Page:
Traeger Won’t Ignite (Troubleshooting Guide)

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Matt Richard

You’re ready to cook some delicious barbecue. Only one problem: your Traeger pellet grill won’t ignite. But don’t panic!

This guide walks you through the troubleshooting steps to get it back up and running quickly.

Key Takeaway

If a Traeger pellet grill doesn’t ignite, check the power supply, inspect the pellets for moisture, clean the firepot of ash and debris, ensure the hot rod is properly positioned, and verify the temperature settings.

Basic Considerations That You Shouldn’t Overlook

Skipping these steps may seem tempting, but it’s important to complete them as they often play a role in causing the issue.

Step 1: Confirm There Are No Power Supply Issues

Before considering other troubleshooting steps, verify your pellet grill is plugged into a working power source. If the display screen is on, you know it works.

However, if the screen isn’t on, unplug the grill and plug another device into the electrical outlet to see if it works. If the alternate device doesn’t work, the outlet is the issue.

If you’re using an extension cord, ensure it works properly, or try plugging the grill directly into an outlet. Also, remember to check the grill fuse and replace it if needed.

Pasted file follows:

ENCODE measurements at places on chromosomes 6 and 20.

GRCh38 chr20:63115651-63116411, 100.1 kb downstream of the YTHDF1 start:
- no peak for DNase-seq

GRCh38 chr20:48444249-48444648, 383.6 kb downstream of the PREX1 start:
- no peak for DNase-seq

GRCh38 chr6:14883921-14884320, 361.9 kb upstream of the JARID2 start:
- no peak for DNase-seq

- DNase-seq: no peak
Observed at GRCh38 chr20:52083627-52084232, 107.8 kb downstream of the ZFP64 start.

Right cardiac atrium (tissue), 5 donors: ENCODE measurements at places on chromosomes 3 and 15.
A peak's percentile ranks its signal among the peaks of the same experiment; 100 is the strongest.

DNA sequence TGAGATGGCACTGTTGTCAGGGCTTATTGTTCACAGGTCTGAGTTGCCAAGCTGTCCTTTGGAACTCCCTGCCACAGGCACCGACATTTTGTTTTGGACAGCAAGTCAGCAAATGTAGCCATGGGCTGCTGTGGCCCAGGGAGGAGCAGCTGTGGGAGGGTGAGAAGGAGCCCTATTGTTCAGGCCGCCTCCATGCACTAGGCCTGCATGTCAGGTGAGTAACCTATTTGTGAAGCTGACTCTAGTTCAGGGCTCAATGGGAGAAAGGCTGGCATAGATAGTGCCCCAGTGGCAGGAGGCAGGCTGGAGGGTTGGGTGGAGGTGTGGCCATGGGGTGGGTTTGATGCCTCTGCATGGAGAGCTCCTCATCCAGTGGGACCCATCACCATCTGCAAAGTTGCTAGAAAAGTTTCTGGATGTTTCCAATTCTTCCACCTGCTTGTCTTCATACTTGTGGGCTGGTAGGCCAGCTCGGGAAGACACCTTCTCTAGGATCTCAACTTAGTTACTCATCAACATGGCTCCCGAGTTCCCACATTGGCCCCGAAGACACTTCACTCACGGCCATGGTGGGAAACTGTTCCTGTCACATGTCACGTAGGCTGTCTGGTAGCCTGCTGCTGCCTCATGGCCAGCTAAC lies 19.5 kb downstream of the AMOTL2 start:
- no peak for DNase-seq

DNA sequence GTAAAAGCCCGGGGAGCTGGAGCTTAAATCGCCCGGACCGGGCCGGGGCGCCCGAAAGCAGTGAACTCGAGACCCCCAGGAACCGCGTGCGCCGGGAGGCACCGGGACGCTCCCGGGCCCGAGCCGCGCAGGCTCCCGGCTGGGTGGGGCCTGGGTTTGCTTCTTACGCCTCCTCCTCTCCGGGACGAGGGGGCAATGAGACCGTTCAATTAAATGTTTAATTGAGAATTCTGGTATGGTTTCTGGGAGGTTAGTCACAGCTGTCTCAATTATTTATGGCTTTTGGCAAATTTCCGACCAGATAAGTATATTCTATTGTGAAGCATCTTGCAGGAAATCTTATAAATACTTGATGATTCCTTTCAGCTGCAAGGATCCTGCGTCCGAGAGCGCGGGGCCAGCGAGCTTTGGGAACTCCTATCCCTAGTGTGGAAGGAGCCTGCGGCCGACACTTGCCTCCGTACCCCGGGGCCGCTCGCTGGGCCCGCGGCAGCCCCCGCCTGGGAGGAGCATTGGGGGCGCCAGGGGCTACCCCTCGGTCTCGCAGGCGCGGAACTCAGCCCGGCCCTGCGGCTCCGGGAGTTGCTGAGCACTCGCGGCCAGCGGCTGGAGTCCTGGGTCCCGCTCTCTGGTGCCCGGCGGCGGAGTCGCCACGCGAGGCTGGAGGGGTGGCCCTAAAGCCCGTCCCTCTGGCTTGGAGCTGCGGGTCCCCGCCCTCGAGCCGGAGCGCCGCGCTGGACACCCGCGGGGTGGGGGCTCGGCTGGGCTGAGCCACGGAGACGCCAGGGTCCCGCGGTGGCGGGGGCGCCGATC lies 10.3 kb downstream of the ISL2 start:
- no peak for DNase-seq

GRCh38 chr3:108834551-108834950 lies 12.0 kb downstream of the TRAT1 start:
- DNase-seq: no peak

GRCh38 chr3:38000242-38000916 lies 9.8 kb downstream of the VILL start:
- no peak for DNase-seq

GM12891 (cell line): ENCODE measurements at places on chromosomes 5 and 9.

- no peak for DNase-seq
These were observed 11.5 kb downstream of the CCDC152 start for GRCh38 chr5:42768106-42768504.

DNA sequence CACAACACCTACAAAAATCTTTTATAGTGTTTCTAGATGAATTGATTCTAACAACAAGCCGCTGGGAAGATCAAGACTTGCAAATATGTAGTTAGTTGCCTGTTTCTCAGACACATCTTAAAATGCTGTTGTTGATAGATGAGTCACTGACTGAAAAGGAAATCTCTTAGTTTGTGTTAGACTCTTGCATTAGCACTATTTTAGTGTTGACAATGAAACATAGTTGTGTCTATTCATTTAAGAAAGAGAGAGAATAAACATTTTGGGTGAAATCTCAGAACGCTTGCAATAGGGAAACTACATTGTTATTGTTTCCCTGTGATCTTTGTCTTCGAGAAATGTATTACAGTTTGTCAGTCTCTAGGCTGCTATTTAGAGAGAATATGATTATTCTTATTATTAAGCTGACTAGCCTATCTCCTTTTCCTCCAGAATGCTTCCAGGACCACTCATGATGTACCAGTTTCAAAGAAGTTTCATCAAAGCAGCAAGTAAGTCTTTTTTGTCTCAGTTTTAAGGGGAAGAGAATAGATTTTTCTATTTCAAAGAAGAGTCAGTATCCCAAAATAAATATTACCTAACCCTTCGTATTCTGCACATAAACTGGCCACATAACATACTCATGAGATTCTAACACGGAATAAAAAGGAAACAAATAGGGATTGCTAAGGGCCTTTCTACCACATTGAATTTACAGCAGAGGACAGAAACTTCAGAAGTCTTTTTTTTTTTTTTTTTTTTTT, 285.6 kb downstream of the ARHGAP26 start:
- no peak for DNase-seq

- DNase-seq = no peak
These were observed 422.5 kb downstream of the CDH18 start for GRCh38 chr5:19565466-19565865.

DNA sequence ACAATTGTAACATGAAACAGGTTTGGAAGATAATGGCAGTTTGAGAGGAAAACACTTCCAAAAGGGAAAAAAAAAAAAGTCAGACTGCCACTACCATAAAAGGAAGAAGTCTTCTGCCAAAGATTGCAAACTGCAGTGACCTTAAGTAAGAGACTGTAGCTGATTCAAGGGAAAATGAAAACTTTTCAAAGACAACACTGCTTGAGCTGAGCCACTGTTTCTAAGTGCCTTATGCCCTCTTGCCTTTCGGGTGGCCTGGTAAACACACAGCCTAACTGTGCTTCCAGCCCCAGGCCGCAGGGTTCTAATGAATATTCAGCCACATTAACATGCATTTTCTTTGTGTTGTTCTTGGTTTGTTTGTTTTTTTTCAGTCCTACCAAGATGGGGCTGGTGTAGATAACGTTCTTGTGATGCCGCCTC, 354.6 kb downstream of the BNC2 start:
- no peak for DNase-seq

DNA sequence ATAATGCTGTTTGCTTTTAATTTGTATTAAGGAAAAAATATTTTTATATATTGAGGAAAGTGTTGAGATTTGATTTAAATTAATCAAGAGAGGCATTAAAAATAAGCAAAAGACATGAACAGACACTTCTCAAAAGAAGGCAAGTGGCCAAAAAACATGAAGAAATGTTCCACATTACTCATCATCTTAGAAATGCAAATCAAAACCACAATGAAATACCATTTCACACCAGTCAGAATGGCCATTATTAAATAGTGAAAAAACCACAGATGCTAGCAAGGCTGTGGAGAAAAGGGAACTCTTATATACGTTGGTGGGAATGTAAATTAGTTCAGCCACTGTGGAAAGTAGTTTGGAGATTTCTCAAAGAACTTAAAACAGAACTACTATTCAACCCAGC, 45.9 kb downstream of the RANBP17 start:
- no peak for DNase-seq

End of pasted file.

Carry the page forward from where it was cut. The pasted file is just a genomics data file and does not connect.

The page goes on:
Step 2: Check if There Are Error Codes on the Display Screen

Your Traeger can self-diagnose and display error codes to inform you of any problems. At least most of the time.

Check for these error codes if your Traeger won’t ignite:

  • Err/Er1: There’s a connection issue between the control panel and RTD temperature probe.
  • LEr: The grill has fallen below 125°F for at least 10 minutes.
  • HEr: The grill’s temperature is above 550°F and has automatically shut off.

In a Traeger pellet grill, the rate at which the auger transfers pellets from the hopper to the fire pot depends on the desired temperature.


Heat increases as more wood pellets are pushed into the fire pot (because there’s more wood burning). Therefore, if your Traeger grill isn’t igniting, there may be insufficient pellets in the fire pot.

Remember to consider environmental factors like weather, which can throw off the temperature sensor. After all, your Traeger pellet grill is a big black metal box sitting outside.

Step 3: Verify the Control Panel Isn’t Malfunctioning

Control panel malfunctions can prevent your Traeger grill from igniting and functioning correctly. To remedy this issue: